When we go to a Hindu temple there are simple procedures and practices that we follow, some that we see our parents, grandparents, and others do and we follow them without questioning them.
We have often seen in temples and in our home, burning incense sticks and camphor or Dhupa while performing a puja. But have you ever thought why you perform that ritual ? If you are one among them here this is for you. Here is the reason why we burn camphor during religious rituals.
Importance of Camphor During Religious Rituals:
There are sixteen steps in the Hindu pooja ritual. Dhoop is one of the sixteen ways of offering worship to a deity, known asshodshopchar puja. The fumes of Agarbatti purify the environment, thus creating a holy atmosphere.
They kill the bacteria viruses & other microbes. Camphor or Karpooram is a part of every aarti, puja, or house warming. It is, in fact, the first step in the Hindu tradition towards training the mind to center,as nothing can be achieved unless the mind is focused.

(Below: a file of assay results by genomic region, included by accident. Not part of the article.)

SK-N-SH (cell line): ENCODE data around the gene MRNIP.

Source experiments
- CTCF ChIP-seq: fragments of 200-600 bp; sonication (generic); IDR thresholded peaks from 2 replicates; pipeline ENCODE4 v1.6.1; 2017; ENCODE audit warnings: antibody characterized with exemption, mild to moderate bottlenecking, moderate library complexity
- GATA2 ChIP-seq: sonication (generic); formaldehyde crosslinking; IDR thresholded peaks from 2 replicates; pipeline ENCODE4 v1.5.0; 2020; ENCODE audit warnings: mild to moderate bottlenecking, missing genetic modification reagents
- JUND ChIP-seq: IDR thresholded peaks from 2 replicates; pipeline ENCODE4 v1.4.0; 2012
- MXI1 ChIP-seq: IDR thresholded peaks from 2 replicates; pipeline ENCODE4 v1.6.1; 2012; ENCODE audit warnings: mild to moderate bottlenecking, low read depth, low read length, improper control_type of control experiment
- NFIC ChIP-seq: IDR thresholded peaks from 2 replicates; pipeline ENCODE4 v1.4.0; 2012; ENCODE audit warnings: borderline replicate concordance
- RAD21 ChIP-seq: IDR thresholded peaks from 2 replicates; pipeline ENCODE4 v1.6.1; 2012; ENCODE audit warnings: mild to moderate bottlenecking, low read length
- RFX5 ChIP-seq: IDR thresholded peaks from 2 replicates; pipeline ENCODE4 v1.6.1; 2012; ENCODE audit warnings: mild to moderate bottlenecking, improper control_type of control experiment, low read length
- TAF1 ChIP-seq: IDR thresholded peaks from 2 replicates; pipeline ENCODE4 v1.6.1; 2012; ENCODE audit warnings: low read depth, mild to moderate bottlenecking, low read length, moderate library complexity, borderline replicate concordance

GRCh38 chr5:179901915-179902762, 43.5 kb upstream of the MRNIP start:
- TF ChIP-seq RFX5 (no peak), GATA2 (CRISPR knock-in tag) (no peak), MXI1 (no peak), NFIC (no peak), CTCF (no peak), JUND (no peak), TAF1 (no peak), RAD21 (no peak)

The aroma of Camphor helps your mind to stay calm and lets you concentrate and reduce stress while meditating and worshipping the Lord. It also makes your surrounding clean by removing odour. It also creates a clean environment to perform the rituals.
Agarbattis act as an insect repellent and helps to kill the bacteria viruses and other microorganisms. The ambience becomes reverent as the aroma eliminates negative energy from the environment.
Camphor represents our unmanifested desires. So also if we were to take refuge in the Lord, these desires will get burnt out. At the end of the aarti, we place the hands over the flame and touch our eyes and top of the head. It means that may the light that illumined the Lord light up my vision, may my thoughts be pure and beautiful.
There’s a reason behind the origin of each tradition, and sometimes it is backed by scientific reasons too.